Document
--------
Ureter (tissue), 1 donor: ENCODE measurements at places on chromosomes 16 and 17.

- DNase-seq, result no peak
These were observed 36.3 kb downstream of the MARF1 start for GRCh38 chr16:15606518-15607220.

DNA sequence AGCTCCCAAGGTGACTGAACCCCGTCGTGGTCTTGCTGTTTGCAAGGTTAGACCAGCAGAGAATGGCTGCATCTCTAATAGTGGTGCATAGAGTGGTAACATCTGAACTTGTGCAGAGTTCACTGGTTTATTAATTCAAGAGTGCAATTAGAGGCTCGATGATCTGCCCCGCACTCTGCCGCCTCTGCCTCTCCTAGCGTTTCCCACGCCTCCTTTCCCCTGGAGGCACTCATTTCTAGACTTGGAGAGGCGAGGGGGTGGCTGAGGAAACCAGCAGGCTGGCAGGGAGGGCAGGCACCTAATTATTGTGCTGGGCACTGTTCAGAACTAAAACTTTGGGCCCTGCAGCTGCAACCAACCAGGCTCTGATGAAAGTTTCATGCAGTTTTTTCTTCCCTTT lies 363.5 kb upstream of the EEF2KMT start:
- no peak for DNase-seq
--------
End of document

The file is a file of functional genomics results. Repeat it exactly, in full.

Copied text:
Ureter (tissue), 1 donor: ENCODE measurements at places on chromosomes 16 and 17.

- DNase-seq, result no peak
These were observed 36.3 kb downstream of the MARF1 start for GRCh38 chr16:15606518-15607220.

DNA sequence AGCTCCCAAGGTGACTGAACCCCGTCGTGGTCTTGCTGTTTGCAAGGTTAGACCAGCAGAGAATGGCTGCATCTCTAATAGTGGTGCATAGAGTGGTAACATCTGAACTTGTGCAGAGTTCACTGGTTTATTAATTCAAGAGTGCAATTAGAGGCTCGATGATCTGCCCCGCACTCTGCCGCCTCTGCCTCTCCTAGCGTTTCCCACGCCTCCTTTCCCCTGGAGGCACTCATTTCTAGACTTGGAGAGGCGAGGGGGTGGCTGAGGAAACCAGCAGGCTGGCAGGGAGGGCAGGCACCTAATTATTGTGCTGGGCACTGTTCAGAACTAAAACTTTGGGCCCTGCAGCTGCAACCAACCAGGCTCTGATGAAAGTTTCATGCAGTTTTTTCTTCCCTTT lies 363.5 kb upstream of the EEF2KMT start:
- no peak for DNase-seq